The Thanksgiving table would be incomplete without stuffing

Stuffing is one of the most glorious components of Thanksgiving dinner, and it can really make or break a meal. Once you’ve tasted amazing stuffing, it’s impossible to turn back. and stuffing is one of those dishes that someone might only go halfway to prepare. This flavorful mixture made from dry bread is usually stuffed into the turkey’s cavities prior to cooking, adding flavor to the meat, but is a delightful complement to the rest of the meal.  Nose-to-tail enthusiasts are likely to incorporate some of the bird’s pre-removed entrails into their stuffing. When done right, stuffing is glorious. If you’re a first-timer, check out this simple recipe but if you’re looking to up your stuffing ante, click here.

 


Mashed potatoes, so simple yet so satisfying

Mashed Potatoes: For something that in theory is so easy as all it requires are boiled potatoes, milk, butter and salt, there are plenty of ways to make mashed potatoes to a new level resulting in a creamy, velvety preparation that will have you going back for second or third helpings.  You can stay a mashed potato purist or take them up a notch with some garlic.


These sweet spuds contain high amounts of Vitamins A and C

Sweet Potatoes: These sweet spuds are not only delicious, but they are also super nutritious, filled with Vitamins A and C. There are so many things you can do with sweet potatoes like make them even sweeter by cooking them with marshmallows, prepare a pecan-crumble-topped casserole, or roast them with sage and brown butter. Of you can keep it simple by wrapping them in tin foil, place on a baking sheet and baking at 500 degrees for 70 to 90 minutes, and you have a delightful treat.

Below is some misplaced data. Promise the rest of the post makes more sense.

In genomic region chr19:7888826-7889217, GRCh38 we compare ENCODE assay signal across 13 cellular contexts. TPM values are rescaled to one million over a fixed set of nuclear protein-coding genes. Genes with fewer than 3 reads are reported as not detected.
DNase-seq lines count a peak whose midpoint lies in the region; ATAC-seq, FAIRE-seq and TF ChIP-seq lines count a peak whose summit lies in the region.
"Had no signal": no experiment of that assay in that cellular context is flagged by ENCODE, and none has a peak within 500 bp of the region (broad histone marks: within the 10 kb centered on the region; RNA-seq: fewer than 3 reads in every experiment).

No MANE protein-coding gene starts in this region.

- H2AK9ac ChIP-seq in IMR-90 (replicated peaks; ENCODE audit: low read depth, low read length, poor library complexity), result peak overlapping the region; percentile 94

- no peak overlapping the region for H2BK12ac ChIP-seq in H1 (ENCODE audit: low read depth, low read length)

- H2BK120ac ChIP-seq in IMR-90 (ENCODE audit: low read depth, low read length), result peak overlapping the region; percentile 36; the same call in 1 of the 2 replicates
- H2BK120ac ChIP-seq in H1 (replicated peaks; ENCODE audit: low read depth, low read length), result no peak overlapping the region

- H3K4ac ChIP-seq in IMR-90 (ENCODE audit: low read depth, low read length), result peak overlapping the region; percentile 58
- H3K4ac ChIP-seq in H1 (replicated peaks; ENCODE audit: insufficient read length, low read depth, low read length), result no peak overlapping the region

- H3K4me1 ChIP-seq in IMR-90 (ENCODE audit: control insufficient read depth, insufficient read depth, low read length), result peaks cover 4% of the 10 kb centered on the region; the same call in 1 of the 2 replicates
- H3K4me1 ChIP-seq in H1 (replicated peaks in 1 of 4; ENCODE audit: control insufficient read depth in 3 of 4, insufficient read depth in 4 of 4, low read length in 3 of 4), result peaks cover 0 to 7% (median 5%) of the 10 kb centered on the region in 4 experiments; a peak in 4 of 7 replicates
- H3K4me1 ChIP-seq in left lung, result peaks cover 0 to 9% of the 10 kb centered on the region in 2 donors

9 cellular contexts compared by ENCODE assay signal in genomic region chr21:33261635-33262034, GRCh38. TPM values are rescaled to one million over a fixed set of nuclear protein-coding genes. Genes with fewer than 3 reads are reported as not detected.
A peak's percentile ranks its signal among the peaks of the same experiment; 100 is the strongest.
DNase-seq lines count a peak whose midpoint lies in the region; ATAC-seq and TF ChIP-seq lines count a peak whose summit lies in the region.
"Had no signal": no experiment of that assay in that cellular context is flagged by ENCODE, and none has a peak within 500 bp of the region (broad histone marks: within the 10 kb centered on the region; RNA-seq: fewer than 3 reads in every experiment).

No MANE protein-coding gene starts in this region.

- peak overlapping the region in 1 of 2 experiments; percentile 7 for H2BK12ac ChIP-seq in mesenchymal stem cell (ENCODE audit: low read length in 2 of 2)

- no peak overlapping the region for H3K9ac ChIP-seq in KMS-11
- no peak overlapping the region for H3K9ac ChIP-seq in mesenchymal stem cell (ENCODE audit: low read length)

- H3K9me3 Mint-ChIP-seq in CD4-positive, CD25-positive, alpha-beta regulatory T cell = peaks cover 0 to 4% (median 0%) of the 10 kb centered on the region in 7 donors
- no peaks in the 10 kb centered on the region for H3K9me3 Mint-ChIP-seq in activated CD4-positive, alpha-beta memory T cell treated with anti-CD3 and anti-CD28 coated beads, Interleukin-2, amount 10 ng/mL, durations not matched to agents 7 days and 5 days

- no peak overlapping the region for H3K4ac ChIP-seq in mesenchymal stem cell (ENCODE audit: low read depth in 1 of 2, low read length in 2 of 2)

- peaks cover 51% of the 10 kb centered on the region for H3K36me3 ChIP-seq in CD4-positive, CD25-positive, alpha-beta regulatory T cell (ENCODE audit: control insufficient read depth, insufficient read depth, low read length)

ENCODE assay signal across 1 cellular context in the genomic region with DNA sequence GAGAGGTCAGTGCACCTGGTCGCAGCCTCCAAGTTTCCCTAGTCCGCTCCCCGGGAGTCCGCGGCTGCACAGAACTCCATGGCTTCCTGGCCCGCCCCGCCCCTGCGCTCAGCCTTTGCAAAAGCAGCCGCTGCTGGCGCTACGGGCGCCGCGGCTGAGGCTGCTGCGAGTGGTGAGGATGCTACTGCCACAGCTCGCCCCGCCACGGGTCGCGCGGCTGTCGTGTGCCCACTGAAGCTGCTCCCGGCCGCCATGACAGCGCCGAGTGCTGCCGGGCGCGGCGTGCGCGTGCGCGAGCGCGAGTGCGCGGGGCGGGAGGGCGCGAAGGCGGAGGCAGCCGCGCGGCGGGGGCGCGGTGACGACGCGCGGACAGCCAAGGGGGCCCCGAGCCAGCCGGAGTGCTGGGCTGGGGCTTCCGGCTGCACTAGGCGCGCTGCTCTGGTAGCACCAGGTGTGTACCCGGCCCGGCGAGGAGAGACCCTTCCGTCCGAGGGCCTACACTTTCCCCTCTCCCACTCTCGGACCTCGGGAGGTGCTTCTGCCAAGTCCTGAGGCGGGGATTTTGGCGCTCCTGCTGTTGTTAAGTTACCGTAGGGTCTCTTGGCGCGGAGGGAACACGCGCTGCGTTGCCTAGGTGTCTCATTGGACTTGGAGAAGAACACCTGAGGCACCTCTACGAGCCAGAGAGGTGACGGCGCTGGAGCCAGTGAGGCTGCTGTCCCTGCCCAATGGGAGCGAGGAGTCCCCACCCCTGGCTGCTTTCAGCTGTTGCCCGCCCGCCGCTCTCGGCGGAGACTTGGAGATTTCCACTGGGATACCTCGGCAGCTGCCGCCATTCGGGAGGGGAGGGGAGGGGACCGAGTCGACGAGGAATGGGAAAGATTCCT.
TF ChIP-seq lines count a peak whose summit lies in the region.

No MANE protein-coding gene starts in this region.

A casserole is one of the most popular presentations for green beans

Green beans: Because you need something green if only to add another color to the table, green beans also feature prominently on the Thanksgiving dinner table. To jazz the vegetable up a bit, you can find some ideas, including a typical green bean casserole, here.


Carrots are always a Turkey Day crowd pleaser